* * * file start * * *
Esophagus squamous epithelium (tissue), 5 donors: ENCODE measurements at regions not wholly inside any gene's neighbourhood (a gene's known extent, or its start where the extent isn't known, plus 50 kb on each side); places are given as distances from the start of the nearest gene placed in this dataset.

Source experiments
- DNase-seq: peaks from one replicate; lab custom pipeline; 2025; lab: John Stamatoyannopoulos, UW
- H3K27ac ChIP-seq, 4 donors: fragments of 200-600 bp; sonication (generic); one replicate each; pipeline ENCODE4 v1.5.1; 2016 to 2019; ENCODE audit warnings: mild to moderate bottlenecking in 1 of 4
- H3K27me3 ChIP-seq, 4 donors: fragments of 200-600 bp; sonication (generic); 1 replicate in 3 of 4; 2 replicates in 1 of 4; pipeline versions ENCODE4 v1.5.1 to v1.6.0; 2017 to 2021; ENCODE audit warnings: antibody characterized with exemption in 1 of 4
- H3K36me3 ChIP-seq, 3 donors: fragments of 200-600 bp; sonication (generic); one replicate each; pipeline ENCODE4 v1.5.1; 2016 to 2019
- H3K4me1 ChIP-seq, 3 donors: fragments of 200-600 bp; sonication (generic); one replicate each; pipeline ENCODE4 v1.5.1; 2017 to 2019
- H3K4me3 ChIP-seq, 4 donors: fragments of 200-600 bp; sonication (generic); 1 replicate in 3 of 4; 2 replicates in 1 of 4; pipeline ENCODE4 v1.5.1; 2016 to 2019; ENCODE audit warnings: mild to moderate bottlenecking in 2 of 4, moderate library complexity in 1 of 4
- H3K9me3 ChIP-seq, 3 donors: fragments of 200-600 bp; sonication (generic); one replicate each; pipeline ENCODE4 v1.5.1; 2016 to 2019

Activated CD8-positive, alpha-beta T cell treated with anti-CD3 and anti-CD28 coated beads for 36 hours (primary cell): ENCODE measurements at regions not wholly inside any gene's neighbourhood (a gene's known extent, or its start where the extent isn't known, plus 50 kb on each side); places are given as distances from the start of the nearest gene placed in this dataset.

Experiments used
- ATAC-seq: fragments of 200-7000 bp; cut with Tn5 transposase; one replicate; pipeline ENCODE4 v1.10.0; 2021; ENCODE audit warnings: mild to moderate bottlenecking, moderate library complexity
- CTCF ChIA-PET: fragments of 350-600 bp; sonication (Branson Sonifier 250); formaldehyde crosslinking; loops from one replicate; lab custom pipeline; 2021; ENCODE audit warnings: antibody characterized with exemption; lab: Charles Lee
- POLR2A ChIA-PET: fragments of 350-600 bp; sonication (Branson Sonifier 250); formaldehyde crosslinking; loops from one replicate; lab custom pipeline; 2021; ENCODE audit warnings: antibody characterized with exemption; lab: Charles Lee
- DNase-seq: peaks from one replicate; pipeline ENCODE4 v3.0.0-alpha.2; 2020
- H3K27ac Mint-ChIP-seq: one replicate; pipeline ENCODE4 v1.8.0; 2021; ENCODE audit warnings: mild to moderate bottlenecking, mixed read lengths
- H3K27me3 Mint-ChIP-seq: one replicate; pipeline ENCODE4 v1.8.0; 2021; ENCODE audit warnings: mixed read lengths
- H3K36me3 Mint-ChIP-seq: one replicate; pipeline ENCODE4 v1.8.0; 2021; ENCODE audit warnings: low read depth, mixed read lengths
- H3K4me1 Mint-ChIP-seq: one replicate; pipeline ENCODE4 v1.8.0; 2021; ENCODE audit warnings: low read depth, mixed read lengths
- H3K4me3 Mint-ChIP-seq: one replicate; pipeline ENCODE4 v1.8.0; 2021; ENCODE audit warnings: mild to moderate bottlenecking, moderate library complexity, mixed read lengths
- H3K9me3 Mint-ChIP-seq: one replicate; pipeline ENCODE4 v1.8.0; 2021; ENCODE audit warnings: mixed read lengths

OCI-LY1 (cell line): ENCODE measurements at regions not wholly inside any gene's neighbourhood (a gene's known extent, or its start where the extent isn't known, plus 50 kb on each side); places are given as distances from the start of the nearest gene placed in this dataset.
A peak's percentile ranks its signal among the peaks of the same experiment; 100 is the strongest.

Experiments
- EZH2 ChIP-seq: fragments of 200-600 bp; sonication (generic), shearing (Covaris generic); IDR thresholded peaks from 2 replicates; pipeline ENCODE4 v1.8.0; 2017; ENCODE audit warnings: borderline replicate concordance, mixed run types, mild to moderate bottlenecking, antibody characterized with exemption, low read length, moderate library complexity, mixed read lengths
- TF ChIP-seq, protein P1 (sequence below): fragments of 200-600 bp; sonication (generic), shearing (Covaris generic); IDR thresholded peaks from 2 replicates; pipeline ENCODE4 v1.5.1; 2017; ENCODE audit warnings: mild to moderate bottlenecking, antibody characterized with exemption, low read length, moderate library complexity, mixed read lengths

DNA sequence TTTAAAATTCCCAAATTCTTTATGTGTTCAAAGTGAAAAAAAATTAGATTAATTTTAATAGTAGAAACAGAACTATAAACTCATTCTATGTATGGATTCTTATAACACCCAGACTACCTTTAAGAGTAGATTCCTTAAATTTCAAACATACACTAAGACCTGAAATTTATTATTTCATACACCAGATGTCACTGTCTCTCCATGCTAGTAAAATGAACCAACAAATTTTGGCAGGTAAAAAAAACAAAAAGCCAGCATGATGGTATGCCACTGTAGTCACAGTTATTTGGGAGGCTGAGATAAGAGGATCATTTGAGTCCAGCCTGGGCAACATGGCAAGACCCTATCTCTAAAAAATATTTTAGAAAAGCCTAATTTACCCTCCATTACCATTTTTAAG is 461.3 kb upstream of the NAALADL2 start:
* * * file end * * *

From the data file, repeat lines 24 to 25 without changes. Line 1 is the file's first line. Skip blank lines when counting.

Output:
Experiments
- EZH2 ChIP-seq: fragments of 200-600 bp; sonication (generic), shearing (Covaris generic); IDR thresholded peaks from 2 replicates; pipeline ENCODE4 v1.8.0; 2017; ENCODE audit warnings: borderline replicate concordance, mixed run types, mild to moderate bottlenecking, antibody characterized with exemption, low read length, moderate library complexity, mixed read lengths